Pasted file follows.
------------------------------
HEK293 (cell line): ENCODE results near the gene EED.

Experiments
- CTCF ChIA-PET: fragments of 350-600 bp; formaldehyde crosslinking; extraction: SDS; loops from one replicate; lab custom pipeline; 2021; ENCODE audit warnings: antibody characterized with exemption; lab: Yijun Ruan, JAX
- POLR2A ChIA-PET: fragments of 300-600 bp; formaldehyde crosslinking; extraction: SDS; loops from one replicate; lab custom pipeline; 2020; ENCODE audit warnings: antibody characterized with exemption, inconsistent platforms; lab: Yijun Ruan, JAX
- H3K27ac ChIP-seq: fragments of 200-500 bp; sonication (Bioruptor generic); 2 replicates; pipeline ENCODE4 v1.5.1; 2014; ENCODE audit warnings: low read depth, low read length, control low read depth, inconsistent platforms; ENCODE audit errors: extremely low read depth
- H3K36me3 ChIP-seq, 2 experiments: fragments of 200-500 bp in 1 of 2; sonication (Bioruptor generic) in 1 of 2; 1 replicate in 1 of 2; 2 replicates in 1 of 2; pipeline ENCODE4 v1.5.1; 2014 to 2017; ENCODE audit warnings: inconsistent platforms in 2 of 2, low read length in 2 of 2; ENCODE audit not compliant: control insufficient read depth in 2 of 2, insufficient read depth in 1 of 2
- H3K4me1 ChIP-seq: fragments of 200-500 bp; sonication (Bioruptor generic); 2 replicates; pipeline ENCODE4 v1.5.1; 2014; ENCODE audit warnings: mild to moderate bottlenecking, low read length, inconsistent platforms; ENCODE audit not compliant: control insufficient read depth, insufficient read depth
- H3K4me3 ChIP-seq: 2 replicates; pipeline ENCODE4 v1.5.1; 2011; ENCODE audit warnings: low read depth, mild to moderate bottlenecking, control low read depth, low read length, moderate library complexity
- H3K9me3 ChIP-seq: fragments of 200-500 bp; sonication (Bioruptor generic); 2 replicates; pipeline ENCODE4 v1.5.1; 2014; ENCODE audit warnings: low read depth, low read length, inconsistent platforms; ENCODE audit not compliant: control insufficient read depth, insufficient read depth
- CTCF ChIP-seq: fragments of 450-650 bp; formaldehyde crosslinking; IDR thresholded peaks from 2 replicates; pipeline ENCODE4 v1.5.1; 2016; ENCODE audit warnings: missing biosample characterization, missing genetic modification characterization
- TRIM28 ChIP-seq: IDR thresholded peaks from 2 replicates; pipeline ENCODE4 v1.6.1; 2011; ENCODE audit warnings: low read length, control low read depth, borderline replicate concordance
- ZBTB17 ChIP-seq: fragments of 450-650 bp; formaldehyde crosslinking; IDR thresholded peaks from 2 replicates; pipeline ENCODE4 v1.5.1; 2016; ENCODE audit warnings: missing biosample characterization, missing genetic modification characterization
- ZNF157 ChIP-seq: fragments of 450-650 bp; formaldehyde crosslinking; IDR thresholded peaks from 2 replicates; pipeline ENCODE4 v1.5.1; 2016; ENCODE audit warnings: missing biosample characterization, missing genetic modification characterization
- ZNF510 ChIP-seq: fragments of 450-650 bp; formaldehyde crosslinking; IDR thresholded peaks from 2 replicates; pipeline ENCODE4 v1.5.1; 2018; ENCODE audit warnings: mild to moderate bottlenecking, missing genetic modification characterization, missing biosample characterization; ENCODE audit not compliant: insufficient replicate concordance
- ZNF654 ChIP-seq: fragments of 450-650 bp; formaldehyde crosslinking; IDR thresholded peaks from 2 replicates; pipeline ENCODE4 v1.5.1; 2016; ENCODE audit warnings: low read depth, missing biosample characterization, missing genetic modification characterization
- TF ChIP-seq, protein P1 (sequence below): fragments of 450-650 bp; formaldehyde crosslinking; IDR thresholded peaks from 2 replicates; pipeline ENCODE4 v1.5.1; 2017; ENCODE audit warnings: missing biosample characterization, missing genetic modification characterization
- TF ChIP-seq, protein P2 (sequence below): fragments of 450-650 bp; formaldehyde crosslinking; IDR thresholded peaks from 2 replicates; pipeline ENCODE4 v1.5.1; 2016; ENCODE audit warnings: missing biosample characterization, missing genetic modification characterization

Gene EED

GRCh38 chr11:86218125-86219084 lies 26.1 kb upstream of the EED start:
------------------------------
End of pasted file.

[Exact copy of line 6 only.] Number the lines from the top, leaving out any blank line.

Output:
- H3K36me3 ChIP-seq, 2 experiments: fragments of 200-500 bp in 1 of 2; sonication (Bioruptor generic) in 1 of 2; 1 replicate in 1 of 2; 2 replicates in 1 of 2; pipeline ENCODE4 v1.5.1; 2014 to 2017; ENCODE audit warnings: inconsistent platforms in 2 of 2, low read length in 2 of 2; ENCODE audit not compliant: control insufficient read depth in 2 of 2, insufficient read depth in 1 of 2